Tower of Babel? DEIA Framing and Practices in Veteran Serving Organizations
PRESENTER: Amanda Bankston

ABSTRACT. Why are some organizations more successful with DEIA work? DEIA is a catch-all term for work preventing exclusion and promoting inclusion of historically marginalized groups in predominantly white spaces. It is a priority for public/nonprofit organizations. Review of the literature indicates there is no common language or approach for DEIA work in organizations and success in DEIA depends on how DEIA is being defined and measured. Organizational activities are often linked to where DEIA motivations originate. In the absence of a systematic language or approach to DEIA work, it is difficult to know whether DEIA work is creating inclusive spaces or simply checking boxes.

In this paper, we develop a model for understanding where organizations fall on the continuum of preventing exclusion to promoting inclusion in their DEIA work. Preventing exclusion is associated with legal compliance, internal processes, and diversity inputs while promoting inclusion is associated with creating equitable environments where individuals feel a sense of belonging.

We test this model using survey data from veteran serving organizations (VSOs) participating in 18 AmericaServes networks across the United States (n=1,000) and individual surveys of veterans utilizing services (n=2,731). We propose that how organizations define and do DEIA work has profound impacts for whether historically marginalized groups access and utilize services. We conclude with guidance for organizations to develop and implement substantive and systematic DEIA work.

This work is funded by USAA and done in partnership with the D’Aniello Institute for Veteran and Military Families.

Organizational Inclusion and Justice in Managing Workplace Harassment: A Mixed-methods Analysis in Public Health Service Organizations

ABSTRACT. While the issue of workplace harassment has garnered considerable attention with legislative and enforcement measures in place, a comprehensive empirical understanding of its antecedents and consequences remains limited. Recent literature suggests that mandated individual disciplines may have limited efficacy in preventing workplace harassment, prompting a shift towards examining the role of leadership and organizational culture. This study addresses presents a theoretical framework and empirical evidence on workplace harassment, employing a mixed-methods approach and analyzing data from public medical service organizations characterized by a strong hierarchical structure and a widespread tolerance for harassing practices.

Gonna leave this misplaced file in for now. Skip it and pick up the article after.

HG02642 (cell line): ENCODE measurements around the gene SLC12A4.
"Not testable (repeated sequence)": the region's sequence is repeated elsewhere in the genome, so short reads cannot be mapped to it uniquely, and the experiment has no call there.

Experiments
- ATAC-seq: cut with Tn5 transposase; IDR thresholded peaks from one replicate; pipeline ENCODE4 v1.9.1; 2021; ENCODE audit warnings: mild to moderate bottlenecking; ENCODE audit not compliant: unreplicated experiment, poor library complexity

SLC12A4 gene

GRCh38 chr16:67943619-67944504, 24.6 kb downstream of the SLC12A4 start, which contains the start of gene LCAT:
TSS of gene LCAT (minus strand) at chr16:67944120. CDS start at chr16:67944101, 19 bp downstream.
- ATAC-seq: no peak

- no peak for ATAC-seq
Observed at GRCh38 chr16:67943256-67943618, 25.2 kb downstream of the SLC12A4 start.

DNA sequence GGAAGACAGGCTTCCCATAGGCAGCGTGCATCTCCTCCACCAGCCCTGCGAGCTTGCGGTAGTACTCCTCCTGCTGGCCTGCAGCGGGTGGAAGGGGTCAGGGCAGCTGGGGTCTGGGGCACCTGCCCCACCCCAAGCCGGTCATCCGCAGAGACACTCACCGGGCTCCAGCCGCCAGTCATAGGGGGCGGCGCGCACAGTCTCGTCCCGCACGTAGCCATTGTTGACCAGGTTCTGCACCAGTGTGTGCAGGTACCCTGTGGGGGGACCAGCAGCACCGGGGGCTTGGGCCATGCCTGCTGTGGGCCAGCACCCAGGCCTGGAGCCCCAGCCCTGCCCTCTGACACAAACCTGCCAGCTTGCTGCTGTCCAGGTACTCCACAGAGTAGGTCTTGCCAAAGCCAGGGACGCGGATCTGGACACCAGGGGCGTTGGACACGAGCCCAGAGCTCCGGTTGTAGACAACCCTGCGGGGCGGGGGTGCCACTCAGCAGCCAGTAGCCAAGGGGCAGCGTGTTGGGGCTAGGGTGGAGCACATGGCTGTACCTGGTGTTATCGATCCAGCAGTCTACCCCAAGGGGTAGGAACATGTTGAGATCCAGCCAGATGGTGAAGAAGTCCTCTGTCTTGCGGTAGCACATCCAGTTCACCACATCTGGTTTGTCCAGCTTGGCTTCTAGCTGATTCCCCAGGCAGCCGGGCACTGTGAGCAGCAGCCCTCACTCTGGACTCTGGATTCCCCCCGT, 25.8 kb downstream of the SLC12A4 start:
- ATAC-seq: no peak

Specifically, this study explores the impact of organizational inclusion and justice on the behavioral pathways that employees strategically choose in response to harassment experiences and their willingness to report such incidents. The findings reveal diverse effects on behavioral choices: Enhanced justice significantly predicts both the willingness to report incidents and turnover intention, though it is not significantly associated with changes in assignment or transfer. Inclusion, conversely, exhibits nuanced effects across behavioral strategies, significantly predicting the willingness to report but demonstrating positive associations with turnover intention and transfer.

Qualitative data further confirm that organizational inclusion and justice play a crucial role in reshaping policies to protect victims, although mixed perspectives exist among employees regarding their behavioral choices when addressing harassment experiences. The study highlights the substantial impact of organizational inclusion and justice as proactive measures in curbing misconduct within highly bureaucratic settings. However, it underscores the necessity for delicate management strategies to ensure effectiveness in addressing workplace harassment.

08:30-10:00 Session 9E: Navigating the Complexities of Public Service Performance Management: Insights from Interorganizational and Interpersonal Perspectives
Gaps in Disaster Management: States as Critical Arteries of the U.S. Intergovernmental Emergency Management System

ABSTRACT. Extremely high public expectations for relief following a crisis necessitate the effective navigation and use of resources by collaborative networks (Kapucu, Arslan & Demiroz 2010). In the United States, the intergovernmental disaster management system is described as tangled, analogous to an Aspen grove of genetically identical trees with one gigantic root system that connects them all (Burton 2008; Mushkatel and Weschler 1985). In this system, states are critical communication, coordination, and resource arteries that guide funding and resources from the federal government, adjacent to neighbors and partners, and down to localities. Funding and resources channeled well and “in real time” can bolster local abilities to manage day-to-day operations alongside recuperative efforts in the aftermath of a disaster (Birkland 2006). Yet, while research about federal and local roles and actions following disasters is robust, there is little investigation into the states and the scholarship is particularly thin regarding their critical role within the nation’s disaster management system (Comfort 2002 and 2007). This research regards state emergency management agencies in their roles as brokers and intermediaries following disasters. Specifically, are states fulfilling these roles effectively? We define the performance of states in these roles as “advancing the unimpeded flow of resources from the federal government to localities” and we use audits of federal emergency management performance grants to localities through states to measure this performance. Our goal is to measure states along a continuum of high performance to low performance in terms of these roles in the U.S. intergovernmental disaster management system.